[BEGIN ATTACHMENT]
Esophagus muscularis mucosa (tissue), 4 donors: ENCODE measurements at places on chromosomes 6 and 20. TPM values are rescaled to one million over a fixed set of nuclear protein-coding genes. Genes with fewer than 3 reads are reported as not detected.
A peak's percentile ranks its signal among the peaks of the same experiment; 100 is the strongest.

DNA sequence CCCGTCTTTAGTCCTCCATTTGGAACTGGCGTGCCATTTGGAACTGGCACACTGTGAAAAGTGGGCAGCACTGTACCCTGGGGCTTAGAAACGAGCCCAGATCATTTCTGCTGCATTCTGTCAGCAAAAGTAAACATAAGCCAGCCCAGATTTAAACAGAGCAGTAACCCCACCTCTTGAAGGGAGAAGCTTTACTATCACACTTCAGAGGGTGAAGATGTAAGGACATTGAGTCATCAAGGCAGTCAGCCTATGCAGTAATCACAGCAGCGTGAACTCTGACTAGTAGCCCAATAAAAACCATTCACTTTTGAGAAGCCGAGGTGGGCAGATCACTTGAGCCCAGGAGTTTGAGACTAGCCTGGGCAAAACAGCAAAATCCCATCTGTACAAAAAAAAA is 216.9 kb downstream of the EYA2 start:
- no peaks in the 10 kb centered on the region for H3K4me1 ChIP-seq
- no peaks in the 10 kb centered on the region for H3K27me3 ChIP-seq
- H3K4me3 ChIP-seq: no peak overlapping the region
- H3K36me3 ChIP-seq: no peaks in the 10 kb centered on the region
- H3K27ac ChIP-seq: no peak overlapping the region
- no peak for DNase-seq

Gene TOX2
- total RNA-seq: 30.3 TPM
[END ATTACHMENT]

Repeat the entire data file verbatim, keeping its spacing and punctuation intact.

Esophagus muscularis mucosa (tissue), 4 donors: ENCODE measurements at places on chromosomes 6 and 20. TPM values are rescaled to one million over a fixed set of nuclear protein-coding genes. Genes with fewer than 3 reads are reported as not detected.
A peak's percentile ranks its signal among the peaks of the same experiment; 100 is the strongest.

DNA sequence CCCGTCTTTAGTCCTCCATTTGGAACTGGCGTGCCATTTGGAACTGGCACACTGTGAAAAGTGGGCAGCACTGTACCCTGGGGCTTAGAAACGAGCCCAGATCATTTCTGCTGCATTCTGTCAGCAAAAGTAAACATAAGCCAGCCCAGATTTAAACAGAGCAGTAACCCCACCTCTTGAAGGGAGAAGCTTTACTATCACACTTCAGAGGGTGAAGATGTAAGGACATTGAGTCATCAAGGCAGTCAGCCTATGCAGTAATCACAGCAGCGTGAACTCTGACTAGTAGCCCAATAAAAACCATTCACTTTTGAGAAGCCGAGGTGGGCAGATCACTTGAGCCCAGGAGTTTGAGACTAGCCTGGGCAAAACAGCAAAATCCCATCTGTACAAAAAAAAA is 216.9 kb downstream of the EYA2 start:
- no peaks in the 10 kb centered on the region for H3K4me1 ChIP-seq
- no peaks in the 10 kb centered on the region for H3K27me3 ChIP-seq
- H3K4me3 ChIP-seq: no peak overlapping the region
- H3K36me3 ChIP-seq: no peaks in the 10 kb centered on the region
- H3K27ac ChIP-seq: no peak overlapping the region
- no peak for DNase-seq

Gene TOX2
- total RNA-seq: 30.3 TPM